As companies are learning these days, the decision whether to save or destroy records is proving to be a tricky prospect with costly implications
By Dave Lindorff|June 01, 2002 at 08:00 PM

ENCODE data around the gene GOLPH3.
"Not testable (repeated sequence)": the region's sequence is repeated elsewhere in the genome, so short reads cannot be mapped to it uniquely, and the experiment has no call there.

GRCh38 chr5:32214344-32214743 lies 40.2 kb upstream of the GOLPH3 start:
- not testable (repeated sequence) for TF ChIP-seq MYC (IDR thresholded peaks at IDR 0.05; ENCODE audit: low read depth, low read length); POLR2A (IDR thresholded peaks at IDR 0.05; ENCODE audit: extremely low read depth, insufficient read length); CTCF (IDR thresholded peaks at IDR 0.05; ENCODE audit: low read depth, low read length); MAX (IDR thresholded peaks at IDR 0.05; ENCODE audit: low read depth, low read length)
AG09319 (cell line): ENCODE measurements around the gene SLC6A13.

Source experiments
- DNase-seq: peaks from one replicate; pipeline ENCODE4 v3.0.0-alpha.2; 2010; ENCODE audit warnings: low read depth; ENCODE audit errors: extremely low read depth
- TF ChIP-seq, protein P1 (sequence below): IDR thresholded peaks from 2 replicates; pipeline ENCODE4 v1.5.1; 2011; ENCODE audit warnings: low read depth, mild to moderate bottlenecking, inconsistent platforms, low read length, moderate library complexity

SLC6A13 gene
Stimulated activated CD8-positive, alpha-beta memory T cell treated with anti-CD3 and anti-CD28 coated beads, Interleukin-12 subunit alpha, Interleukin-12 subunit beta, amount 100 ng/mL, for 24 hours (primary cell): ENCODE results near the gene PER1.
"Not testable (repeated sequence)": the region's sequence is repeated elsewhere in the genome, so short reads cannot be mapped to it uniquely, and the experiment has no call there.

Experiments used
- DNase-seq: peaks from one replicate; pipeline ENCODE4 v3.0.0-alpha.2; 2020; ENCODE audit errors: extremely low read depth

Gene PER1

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Owens Corning is in a distinct minority among large American corporations: It has in place a well-established records retention program. Actually, the title is a bit of a misnomer since, as with most corporate records retention programs, the main objective of this records management system is to eliminate records as quickly as financially and legally possible. At Owens Corning, in fact, there was a regular series of records burnings–shreddings being considered insufficiently permanent. Perhaps, however, even burning was not enough. Why? Because decades-old internal notes and memos from high-ranking company officers managed to survive and have proved pivotal in a decision by the leading maker of fiberglass insulation materials to seek Chapter 11 bankruptcy protection after it was hit with $3.1 billion worth of liability suits by 450,000 asbestos victims. The plaintiffs–some of whom have already settled with the company–claimed Owens Corning knowingly used a dangerous component in its fire-resistant products, and the internal memoranda, which showed that even during the 1940s and 1950s company executives knew that asbestos was an extremely hazardous material, provided the smoking gun needed to support the charge.
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